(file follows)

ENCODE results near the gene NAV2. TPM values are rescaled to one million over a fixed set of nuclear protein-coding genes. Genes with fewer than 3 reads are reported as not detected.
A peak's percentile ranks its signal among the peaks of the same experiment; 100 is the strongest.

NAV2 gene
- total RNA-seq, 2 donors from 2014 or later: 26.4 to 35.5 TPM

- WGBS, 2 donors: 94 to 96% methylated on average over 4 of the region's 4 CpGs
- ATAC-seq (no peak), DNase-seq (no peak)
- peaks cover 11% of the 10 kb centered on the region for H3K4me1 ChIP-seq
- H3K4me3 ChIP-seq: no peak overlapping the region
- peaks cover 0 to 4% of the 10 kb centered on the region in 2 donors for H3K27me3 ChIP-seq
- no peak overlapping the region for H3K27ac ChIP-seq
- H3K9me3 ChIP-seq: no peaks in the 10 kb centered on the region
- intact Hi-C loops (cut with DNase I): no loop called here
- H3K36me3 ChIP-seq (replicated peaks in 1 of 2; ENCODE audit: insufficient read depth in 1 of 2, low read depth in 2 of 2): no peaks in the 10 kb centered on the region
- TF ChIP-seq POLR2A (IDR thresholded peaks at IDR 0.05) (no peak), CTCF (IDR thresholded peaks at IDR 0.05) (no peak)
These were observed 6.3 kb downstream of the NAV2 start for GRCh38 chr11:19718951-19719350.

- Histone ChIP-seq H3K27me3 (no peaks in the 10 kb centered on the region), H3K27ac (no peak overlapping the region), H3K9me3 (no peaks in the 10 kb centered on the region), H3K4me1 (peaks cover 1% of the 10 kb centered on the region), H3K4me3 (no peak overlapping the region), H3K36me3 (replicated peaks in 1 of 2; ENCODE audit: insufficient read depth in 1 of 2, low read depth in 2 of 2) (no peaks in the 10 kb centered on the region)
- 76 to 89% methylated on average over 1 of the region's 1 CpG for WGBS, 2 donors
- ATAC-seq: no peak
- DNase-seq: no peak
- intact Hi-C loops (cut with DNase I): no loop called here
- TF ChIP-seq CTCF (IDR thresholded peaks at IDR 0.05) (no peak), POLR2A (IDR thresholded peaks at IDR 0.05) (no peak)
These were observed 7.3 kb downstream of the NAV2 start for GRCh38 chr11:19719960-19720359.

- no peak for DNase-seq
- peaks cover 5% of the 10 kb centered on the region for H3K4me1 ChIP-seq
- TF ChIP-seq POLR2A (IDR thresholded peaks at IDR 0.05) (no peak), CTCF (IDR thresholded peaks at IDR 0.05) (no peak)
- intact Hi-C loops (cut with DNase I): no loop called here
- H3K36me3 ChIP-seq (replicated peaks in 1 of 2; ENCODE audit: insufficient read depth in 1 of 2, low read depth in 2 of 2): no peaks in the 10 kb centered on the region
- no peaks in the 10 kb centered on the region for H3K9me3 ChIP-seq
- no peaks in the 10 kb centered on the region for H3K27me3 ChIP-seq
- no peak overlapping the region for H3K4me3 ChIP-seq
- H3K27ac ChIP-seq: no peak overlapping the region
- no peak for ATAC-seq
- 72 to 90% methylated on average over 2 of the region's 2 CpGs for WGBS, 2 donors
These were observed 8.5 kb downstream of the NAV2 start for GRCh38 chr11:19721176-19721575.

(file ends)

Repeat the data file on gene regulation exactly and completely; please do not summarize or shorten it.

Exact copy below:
ENCODE results near the gene NAV2. TPM values are rescaled to one million over a fixed set of nuclear protein-coding genes. Genes with fewer than 3 reads are reported as not detected.
A peak's percentile ranks its signal among the peaks of the same experiment; 100 is the strongest.

NAV2 gene
- total RNA-seq, 2 donors from 2014 or later: 26.4 to 35.5 TPM

- WGBS, 2 donors: 94 to 96% methylated on average over 4 of the region's 4 CpGs
- ATAC-seq (no peak), DNase-seq (no peak)
- peaks cover 11% of the 10 kb centered on the region for H3K4me1 ChIP-seq
- H3K4me3 ChIP-seq: no peak overlapping the region
- peaks cover 0 to 4% of the 10 kb centered on the region in 2 donors for H3K27me3 ChIP-seq
- no peak overlapping the region for H3K27ac ChIP-seq
- H3K9me3 ChIP-seq: no peaks in the 10 kb centered on the region
- intact Hi-C loops (cut with DNase I): no loop called here
- H3K36me3 ChIP-seq (replicated peaks in 1 of 2; ENCODE audit: insufficient read depth in 1 of 2, low read depth in 2 of 2): no peaks in the 10 kb centered on the region
- TF ChIP-seq POLR2A (IDR thresholded peaks at IDR 0.05) (no peak), CTCF (IDR thresholded peaks at IDR 0.05) (no peak)
These were observed 6.3 kb downstream of the NAV2 start for GRCh38 chr11:19718951-19719350.

- Histone ChIP-seq H3K27me3 (no peaks in the 10 kb centered on the region), H3K27ac (no peak overlapping the region), H3K9me3 (no peaks in the 10 kb centered on the region), H3K4me1 (peaks cover 1% of the 10 kb centered on the region), H3K4me3 (no peak overlapping the region), H3K36me3 (replicated peaks in 1 of 2; ENCODE audit: insufficient read depth in 1 of 2, low read depth in 2 of 2) (no peaks in the 10 kb centered on the region)
- 76 to 89% methylated on average over 1 of the region's 1 CpG for WGBS, 2 donors
- ATAC-seq: no peak
- DNase-seq: no peak
- intact Hi-C loops (cut with DNase I): no loop called here
- TF ChIP-seq CTCF (IDR thresholded peaks at IDR 0.05) (no peak), POLR2A (IDR thresholded peaks at IDR 0.05) (no peak)
These were observed 7.3 kb downstream of the NAV2 start for GRCh38 chr11:19719960-19720359.

- no peak for DNase-seq
- peaks cover 5% of the 10 kb centered on the region for H3K4me1 ChIP-seq
- TF ChIP-seq POLR2A (IDR thresholded peaks at IDR 0.05) (no peak), CTCF (IDR thresholded peaks at IDR 0.05) (no peak)
- intact Hi-C loops (cut with DNase I): no loop called here
- H3K36me3 ChIP-seq (replicated peaks in 1 of 2; ENCODE audit: insufficient read depth in 1 of 2, low read depth in 2 of 2): no peaks in the 10 kb centered on the region
- no peaks in the 10 kb centered on the region for H3K9me3 ChIP-seq
- no peaks in the 10 kb centered on the region for H3K27me3 ChIP-seq
- no peak overlapping the region for H3K4me3 ChIP-seq
- H3K27ac ChIP-seq: no peak overlapping the region
- no peak for ATAC-seq
- 72 to 90% methylated on average over 2 of the region's 2 CpGs for WGBS, 2 donors
These were observed 8.5 kb downstream of the NAV2 start for GRCh38 chr11:19721176-19721575.